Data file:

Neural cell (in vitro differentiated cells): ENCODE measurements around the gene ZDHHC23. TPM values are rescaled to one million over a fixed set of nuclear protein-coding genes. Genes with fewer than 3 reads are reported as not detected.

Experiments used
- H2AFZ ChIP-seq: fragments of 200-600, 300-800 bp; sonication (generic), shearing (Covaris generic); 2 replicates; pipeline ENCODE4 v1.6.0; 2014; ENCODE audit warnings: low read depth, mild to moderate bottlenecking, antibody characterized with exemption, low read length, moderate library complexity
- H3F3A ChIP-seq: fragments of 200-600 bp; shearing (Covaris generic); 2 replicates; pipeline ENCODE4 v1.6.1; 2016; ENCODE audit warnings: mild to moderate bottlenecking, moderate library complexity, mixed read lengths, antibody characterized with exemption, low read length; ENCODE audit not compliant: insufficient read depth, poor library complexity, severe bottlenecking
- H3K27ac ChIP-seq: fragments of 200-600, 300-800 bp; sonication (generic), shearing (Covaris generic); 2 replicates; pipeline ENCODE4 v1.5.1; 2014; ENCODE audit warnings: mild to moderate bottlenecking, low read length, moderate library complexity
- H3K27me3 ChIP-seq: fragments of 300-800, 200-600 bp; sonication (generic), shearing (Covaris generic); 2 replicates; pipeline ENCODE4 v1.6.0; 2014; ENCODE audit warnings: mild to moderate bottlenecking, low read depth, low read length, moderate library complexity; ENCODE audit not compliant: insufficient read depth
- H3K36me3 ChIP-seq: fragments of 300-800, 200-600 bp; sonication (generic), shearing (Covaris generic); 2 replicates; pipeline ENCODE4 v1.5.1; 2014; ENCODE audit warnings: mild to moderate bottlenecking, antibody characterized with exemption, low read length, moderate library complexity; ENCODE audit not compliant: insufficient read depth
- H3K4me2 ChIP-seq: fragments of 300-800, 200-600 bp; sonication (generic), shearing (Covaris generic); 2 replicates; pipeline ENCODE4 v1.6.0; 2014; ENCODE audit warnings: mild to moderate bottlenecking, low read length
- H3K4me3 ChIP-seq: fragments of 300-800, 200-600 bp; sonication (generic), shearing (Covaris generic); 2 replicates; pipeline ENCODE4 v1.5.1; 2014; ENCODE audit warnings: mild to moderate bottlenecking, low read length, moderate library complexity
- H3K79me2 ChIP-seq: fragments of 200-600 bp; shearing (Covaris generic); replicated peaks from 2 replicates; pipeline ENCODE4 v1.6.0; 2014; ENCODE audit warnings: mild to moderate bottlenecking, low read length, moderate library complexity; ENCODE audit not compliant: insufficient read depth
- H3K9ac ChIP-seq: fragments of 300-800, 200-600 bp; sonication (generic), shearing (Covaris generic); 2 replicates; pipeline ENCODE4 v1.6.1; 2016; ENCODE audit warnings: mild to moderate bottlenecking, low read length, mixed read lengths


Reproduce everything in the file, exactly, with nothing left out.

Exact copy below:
Neural cell (in vitro differentiated cells): ENCODE measurements around the gene ZDHHC23. TPM values are rescaled to one million over a fixed set of nuclear protein-coding genes. Genes with fewer than 3 reads are reported as not detected.

Experiments used
- H2AFZ ChIP-seq: fragments of 200-600, 300-800 bp; sonication (generic), shearing (Covaris generic); 2 replicates; pipeline ENCODE4 v1.6.0; 2014; ENCODE audit warnings: low read depth, mild to moderate bottlenecking, antibody characterized with exemption, low read length, moderate library complexity
- H3F3A ChIP-seq: fragments of 200-600 bp; shearing (Covaris generic); 2 replicates; pipeline ENCODE4 v1.6.1; 2016; ENCODE audit warnings: mild to moderate bottlenecking, moderate library complexity, mixed read lengths, antibody characterized with exemption, low read length; ENCODE audit not compliant: insufficient read depth, poor library complexity, severe bottlenecking
- H3K27ac ChIP-seq: fragments of 200-600, 300-800 bp; sonication (generic), shearing (Covaris generic); 2 replicates; pipeline ENCODE4 v1.5.1; 2014; ENCODE audit warnings: mild to moderate bottlenecking, low read length, moderate library complexity
- H3K27me3 ChIP-seq: fragments of 300-800, 200-600 bp; sonication (generic), shearing (Covaris generic); 2 replicates; pipeline ENCODE4 v1.6.0; 2014; ENCODE audit warnings: mild to moderate bottlenecking, low read depth, low read length, moderate library complexity; ENCODE audit not compliant: insufficient read depth
- H3K36me3 ChIP-seq: fragments of 300-800, 200-600 bp; sonication (generic), shearing (Covaris generic); 2 replicates; pipeline ENCODE4 v1.5.1; 2014; ENCODE audit warnings: mild to moderate bottlenecking, antibody characterized with exemption, low read length, moderate library complexity; ENCODE audit not compliant: insufficient read depth
- H3K4me2 ChIP-seq: fragments of 300-800, 200-600 bp; sonication (generic), shearing (Covaris generic); 2 replicates; pipeline ENCODE4 v1.6.0; 2014; ENCODE audit warnings: mild to moderate bottlenecking, low read length
- H3K4me3 ChIP-seq: fragments of 300-800, 200-600 bp; sonication (generic), shearing (Covaris generic); 2 replicates; pipeline ENCODE4 v1.5.1; 2014; ENCODE audit warnings: mild to moderate bottlenecking, low read length, moderate library complexity
- H3K79me2 ChIP-seq: fragments of 200-600 bp; shearing (Covaris generic); replicated peaks from 2 replicates; pipeline ENCODE4 v1.6.0; 2014; ENCODE audit warnings: mild to moderate bottlenecking, low read length, moderate library complexity; ENCODE audit not compliant: insufficient read depth
- H3K9ac ChIP-seq: fragments of 300-800, 200-600 bp; sonication (generic), shearing (Covaris generic); 2 replicates; pipeline ENCODE4 v1.6.1; 2016; ENCODE audit warnings: mild to moderate bottlenecking, low read length, mixed read lengths